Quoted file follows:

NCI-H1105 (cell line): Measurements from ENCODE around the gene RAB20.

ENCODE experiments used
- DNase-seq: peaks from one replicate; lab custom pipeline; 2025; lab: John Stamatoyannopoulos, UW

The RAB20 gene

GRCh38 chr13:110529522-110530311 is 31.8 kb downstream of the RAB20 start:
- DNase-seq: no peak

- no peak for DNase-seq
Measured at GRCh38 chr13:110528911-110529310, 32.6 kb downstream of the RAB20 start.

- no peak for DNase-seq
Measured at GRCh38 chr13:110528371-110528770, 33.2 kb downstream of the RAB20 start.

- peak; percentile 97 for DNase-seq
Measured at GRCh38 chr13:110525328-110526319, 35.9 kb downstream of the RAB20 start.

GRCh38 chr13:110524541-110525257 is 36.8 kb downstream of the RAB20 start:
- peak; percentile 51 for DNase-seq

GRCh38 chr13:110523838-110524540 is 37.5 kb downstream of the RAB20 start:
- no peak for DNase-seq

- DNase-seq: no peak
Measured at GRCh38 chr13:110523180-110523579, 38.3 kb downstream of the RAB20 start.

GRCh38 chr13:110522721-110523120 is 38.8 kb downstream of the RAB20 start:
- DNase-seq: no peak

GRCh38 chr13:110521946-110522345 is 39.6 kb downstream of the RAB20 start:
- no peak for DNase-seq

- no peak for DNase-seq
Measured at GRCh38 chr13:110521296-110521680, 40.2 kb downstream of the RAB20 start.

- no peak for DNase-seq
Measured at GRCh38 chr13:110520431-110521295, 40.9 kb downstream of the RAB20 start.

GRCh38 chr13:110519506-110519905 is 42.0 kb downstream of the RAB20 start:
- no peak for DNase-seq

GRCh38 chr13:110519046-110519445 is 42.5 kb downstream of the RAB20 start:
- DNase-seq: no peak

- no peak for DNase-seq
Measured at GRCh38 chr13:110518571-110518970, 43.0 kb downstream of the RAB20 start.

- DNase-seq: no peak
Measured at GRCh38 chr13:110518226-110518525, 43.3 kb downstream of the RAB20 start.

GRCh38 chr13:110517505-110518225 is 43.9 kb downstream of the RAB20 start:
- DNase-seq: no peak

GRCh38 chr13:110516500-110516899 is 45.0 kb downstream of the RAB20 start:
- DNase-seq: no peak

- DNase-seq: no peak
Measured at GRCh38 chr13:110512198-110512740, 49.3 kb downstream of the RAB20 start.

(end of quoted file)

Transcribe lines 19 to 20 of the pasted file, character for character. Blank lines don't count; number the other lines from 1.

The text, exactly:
GRCh38 chr13:110522721-110523120 is 38.8 kb downstream of the RAB20 start:
- DNase-seq: no peak